DVD Review: Let The Right One In.

I want to prelude by saying this movie has been a long time coming for me. There’s a whole story to go with how I saw part of this movie a while back but didn’t get to finish it and whatnot, but I won’t get into that whole complicated mess. So instead, I just get to read about how this is a modern masterpiece, the best film of last year, and had one of the greatest endings to a film in quite some time. So with almost every review building it up and my own anticipation over the last few months building it up, I finally got to watch it on DVD. Needless to say, after all the hype around it… I was damn near under-whelmed. But before you grab the pitchforks and torches, let me give my review.

Let The Right One In is an almost by-definition “slow burn” film. If you’re not aware of what that is, a “slow burn” film is one that usually has thriller or horror aspects to it, but for the most part is about the characters and their interactions, making for quite a slow rise in tension. It builds all the way to the climax, giving you a couple short moments here or there, and then BAM, you have some kind of hardcore sequence at the end that you had been waiting for for the entire film. Another example of this type of movie is the Japanese film Audition. And as this is a Swedish film, you might catch the common denominator here: you don’t see these types of films very often as made in America.

But this film is about 12-year-old Oskar (Kare Hedebrant), a bullied child who dreams of vengeance and looks to be an up-and-coming school shooter. It’s also about Eli (Lina Leandersson), a vampire who looks to be 12 but is, in fact, much older. Eli has a helper named Hakan (Per Ragnar), as well. Oskar and Eli form a friendship, which the whole movie based upon. I don’t want to give much more than that away, because watching this film makes it seem like anything you say could be a spoiler.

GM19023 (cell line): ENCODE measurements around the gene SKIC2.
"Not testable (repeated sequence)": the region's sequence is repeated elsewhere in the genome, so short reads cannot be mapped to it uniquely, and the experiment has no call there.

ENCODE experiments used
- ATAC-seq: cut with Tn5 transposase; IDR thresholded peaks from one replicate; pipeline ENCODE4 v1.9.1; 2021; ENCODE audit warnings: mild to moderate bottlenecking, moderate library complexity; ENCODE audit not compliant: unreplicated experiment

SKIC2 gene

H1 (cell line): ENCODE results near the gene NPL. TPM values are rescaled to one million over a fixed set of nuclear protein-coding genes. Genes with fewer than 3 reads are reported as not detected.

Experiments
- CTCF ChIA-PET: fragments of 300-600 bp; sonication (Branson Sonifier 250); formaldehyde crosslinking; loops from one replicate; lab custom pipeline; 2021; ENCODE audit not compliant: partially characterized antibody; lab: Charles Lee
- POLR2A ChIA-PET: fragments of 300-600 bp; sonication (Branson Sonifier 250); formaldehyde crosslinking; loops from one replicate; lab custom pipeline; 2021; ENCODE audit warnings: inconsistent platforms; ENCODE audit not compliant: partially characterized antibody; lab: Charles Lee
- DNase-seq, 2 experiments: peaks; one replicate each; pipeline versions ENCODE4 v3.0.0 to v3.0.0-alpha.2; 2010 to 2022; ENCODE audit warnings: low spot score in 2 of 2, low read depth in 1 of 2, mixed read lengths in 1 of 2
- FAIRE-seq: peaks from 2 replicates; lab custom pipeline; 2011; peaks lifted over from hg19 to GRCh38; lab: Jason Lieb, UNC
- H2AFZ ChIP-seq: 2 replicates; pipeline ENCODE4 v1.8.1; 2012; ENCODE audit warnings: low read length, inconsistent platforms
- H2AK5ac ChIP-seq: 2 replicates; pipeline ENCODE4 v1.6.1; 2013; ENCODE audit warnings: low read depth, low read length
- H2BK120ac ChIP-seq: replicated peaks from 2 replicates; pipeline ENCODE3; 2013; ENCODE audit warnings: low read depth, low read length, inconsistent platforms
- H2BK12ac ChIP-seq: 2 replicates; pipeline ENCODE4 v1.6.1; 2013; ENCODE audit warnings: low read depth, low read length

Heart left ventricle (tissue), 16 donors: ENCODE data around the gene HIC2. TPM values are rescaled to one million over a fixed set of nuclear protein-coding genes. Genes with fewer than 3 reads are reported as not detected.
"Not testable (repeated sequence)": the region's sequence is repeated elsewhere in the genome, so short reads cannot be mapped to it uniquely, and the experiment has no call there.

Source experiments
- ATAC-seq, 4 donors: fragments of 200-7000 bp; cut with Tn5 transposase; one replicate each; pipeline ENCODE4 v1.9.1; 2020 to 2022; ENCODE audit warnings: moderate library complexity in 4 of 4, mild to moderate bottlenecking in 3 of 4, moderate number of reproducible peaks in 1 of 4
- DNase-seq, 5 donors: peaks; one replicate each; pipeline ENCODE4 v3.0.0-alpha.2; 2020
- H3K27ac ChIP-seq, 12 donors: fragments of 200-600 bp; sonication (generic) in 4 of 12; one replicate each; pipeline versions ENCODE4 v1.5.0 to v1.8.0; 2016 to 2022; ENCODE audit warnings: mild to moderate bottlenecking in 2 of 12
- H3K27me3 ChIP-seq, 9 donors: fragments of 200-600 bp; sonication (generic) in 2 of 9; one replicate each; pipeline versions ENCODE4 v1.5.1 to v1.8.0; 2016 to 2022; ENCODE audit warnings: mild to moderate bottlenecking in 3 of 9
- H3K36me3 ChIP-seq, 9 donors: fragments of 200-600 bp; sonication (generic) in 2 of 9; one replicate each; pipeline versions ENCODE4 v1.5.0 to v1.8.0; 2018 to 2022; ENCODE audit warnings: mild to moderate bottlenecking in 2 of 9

There are other characters, too, but they really aren’t as important (so to speak), or as developed, as those main three. I’m really not too sure what to say about the film. It had great acting, of course. You really felt the pain from Oskar, and the uncertainty from Eli. The biggest compliment I can give is for the cinematography. The film is absolutely gorgeous to look at. If I had any major negatives for the movie as-is, it would be that I'd have liked to see more of Eli's past (as I've heard described in the book), which they were going to do in a flashback sequence, but cut it out because the director didn't want to slaughter a pig or something.

But what I loved the most about the film were the Eli moments. There are three moments I want to talk about specifically. First, of course, is the “invitation” explanation moment, where you find out what happens if a vampire enters a place without being invited in first. Second is an incredibly brief scene where if you blink, you’ll miss it. I actually had to rewind and watch it a couple times, just because I loved it so much. When Oskar takes Eli to the secret hangout place and it’s pitch black—you can hardly even see Eli’s face—if you pay close enough attention to Eli’s eyes right before Oskar turns on the lights, you’ll notice that they start to glow like they can see in the dark. It’s small attention to details like that which makes me love movies like this.

And then there was the third moment—the ending. Of course I’m not going to spoil it, but this is where I was under-whelmed the most. For months, all I heard was that this movie had one of the greatest endings to a movie ever. And then I finally see it, and I keep waiting, even after the climax, wondering if the awesome part is still coming like a major plot twist. And then the movie ends, and I’m going “Um… so where was that super awesome ultra ending of hardcore amazingness?” There’s no doubt that the climax was visually stunning. And I’m not blaming the movie for my let down, but the months of hype building it up before me finally seeing it. I think with much less hype around the ending, I might have enjoyed it so much more than I did. And I’d probably learn to love it more with future viewings.

However, as it stands now, the movie didn’t meet my expectations whatsoever. On the upside of this, though (and this is what I meant by waiting to grab the pitchforks and whatnot), my expectations were so high by the point of finally seeing the movie that I would have to have built on a new rating system had the movie actually met them. In other words, I had been expecting something like 20 stars out of 10 or something. So whereas it didn’t meet my expectations, my thoughts on the film were not bogged down to the point where I thought the film was bad. Instead, I felt the movie was merely ‘great’ instead of ‘stupendously outstanding orgasms'. Not to mention, it has a wicked awesome poster, and the Swedish title is freakin’ fun to say out loud. So with all of that being said, I can give my score.

Royale With Cheese

(P.S. Attention Stephenie Meyer - This is how you do vampires. That is all).

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